- the criteria for defining medium- and long-term investors.
We believe that subsequent detailed implementation documents provided by China have addressed most of JPMorgan's concerns. So while index inclusion is not yet a certainty, we think it's reasonably likely that CGBs will be included in the GBI-EM GD over the coming year, especially once the index providers are able to observe the operational effectiveness of new regulations for a few months.
Similarly, CGBs are likely to be considered for inclusion in other major global bond indices, such as the Citi World Government Bond Index and Barclays Global Aggregate Bond Index.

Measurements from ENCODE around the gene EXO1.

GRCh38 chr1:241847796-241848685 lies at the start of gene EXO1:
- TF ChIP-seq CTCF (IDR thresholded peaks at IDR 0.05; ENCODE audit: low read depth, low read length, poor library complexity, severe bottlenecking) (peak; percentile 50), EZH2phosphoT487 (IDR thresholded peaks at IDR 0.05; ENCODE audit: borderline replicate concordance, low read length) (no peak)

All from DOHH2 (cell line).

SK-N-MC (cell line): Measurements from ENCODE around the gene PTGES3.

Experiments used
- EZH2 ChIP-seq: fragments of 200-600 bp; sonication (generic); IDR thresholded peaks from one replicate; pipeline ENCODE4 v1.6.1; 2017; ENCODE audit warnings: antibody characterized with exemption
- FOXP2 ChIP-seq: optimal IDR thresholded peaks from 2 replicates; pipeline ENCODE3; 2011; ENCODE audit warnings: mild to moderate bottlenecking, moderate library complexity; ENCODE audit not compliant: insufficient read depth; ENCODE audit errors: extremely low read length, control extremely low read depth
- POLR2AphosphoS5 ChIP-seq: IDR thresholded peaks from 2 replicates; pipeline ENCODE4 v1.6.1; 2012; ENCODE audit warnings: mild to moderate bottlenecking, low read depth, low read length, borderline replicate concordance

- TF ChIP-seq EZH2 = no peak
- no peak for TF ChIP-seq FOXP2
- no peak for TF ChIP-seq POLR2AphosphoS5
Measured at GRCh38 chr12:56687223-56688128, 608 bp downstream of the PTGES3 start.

Implications of Potential Inflows
If Chinese government bonds are included in the JPMorgan GBI-EM GD, they will probably come in with a 10% weight, which is the per-country cap in the index. Considering that the size of funds tracking the GBI-EM GD is estimated to be in the region of $180-200 billion (U.S.), such an inclusion will likely bring $18-20 billion of inflows into the China bond markets. Similar analysis shows that inclusion in other global bond indices could lead to another $120-140 billion of inflows, for a total of roughly $150 billion or CNY 990 billion.
While the timeline is still uncertain, and of course depends on actual index inclusion, we believe the bulk of these flows would go through between late 2016 and mid-2018. This view is reinforced by what we consider the relative attractiveness of China onshore bonds. Consider the following: